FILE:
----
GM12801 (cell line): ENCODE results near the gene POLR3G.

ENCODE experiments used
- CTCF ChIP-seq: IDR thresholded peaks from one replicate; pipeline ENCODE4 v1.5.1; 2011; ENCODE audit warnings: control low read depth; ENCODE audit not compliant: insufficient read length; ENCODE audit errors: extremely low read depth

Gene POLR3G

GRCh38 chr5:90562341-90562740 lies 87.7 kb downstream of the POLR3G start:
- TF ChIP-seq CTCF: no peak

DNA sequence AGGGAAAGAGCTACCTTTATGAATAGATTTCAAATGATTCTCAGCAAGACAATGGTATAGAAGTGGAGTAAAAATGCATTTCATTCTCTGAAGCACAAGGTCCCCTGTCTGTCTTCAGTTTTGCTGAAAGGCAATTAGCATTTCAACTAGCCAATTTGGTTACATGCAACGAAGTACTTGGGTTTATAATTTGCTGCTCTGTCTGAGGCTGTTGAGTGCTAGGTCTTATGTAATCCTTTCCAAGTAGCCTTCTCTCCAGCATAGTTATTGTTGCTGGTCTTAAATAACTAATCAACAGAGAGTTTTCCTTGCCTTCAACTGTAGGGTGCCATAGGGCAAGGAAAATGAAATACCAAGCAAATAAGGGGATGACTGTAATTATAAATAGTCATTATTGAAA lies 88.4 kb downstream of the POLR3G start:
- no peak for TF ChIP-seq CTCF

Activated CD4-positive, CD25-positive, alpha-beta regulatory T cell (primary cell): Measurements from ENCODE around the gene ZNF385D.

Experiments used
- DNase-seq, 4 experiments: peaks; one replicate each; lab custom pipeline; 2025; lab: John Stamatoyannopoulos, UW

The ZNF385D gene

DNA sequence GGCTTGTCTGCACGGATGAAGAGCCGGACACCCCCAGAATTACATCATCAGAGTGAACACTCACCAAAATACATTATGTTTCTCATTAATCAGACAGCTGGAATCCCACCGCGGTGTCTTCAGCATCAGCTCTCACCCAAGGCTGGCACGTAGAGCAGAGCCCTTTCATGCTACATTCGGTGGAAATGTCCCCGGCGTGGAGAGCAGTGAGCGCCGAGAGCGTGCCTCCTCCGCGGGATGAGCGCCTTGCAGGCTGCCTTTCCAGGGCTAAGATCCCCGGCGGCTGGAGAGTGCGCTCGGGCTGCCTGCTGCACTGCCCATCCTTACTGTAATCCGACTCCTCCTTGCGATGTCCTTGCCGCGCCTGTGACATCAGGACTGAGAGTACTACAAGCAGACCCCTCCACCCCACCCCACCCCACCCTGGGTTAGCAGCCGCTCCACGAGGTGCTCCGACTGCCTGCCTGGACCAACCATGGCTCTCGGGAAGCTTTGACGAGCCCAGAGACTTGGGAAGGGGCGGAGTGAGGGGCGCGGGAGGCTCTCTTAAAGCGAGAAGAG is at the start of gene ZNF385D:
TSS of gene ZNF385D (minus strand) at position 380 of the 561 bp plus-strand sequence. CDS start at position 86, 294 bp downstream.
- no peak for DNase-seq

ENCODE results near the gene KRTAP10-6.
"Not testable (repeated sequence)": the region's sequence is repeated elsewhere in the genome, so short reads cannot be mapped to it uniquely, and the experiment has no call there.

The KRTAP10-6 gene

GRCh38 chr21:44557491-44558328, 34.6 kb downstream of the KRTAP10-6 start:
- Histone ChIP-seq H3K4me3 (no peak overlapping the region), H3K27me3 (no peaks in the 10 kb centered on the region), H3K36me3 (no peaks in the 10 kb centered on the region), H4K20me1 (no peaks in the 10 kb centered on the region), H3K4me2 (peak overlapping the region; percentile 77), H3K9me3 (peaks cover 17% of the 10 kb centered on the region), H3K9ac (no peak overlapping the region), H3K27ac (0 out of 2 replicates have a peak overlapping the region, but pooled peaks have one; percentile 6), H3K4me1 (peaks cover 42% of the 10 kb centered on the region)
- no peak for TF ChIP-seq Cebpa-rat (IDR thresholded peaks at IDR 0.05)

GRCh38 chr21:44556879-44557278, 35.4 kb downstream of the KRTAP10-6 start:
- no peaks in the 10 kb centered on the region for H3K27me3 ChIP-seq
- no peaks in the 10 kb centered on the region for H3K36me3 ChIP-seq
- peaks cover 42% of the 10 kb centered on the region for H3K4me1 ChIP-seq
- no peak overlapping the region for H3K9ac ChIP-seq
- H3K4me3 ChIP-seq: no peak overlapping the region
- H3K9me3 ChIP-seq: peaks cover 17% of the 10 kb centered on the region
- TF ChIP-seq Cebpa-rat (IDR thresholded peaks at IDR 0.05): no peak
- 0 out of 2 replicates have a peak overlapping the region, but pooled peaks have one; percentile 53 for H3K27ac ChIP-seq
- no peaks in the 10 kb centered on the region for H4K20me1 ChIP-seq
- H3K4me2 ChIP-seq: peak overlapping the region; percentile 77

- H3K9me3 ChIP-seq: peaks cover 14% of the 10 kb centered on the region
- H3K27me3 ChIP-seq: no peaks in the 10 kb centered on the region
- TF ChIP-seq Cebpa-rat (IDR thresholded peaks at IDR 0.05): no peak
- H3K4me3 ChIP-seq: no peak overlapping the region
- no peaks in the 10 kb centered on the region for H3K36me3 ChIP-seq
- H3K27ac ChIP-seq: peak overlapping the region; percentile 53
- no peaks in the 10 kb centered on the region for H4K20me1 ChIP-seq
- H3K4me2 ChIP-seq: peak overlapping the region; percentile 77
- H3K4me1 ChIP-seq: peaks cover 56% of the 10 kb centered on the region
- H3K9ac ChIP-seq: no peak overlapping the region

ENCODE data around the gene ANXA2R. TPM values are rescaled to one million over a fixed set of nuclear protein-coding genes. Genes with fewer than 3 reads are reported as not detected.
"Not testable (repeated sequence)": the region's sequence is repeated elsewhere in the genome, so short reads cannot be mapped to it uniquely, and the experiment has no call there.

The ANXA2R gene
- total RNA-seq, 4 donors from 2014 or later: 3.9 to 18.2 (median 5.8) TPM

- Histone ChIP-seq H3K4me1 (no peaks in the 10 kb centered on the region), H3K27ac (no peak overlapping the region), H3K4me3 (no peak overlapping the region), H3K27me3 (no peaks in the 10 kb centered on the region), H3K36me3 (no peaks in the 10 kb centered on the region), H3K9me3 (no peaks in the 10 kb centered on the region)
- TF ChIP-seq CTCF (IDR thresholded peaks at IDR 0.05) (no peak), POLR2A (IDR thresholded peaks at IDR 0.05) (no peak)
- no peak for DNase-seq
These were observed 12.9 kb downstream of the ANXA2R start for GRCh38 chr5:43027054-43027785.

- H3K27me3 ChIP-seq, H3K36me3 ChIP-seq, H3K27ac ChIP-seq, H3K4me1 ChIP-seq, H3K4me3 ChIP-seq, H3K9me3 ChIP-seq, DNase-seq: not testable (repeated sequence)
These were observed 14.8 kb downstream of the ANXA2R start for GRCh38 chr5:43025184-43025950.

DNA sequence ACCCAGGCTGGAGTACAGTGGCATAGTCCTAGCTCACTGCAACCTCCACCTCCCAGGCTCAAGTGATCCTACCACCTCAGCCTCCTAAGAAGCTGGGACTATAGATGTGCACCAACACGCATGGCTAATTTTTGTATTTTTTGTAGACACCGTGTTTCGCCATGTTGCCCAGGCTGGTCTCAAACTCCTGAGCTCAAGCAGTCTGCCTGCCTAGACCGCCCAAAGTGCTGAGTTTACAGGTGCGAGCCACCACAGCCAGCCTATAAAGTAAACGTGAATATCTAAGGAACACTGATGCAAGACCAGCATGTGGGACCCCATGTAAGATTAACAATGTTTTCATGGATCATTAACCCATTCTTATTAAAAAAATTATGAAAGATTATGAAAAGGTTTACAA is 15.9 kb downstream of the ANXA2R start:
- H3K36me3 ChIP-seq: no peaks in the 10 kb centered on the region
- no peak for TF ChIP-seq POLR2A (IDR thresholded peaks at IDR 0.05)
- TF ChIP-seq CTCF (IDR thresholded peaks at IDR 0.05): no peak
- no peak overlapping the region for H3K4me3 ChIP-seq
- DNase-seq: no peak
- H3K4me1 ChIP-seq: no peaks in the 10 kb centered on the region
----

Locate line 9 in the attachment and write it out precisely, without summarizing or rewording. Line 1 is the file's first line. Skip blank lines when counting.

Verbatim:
Activated CD4-positive, CD25-positive, alpha-beta regulatory T cell (primary cell): Measurements from ENCODE around the gene ZNF385D.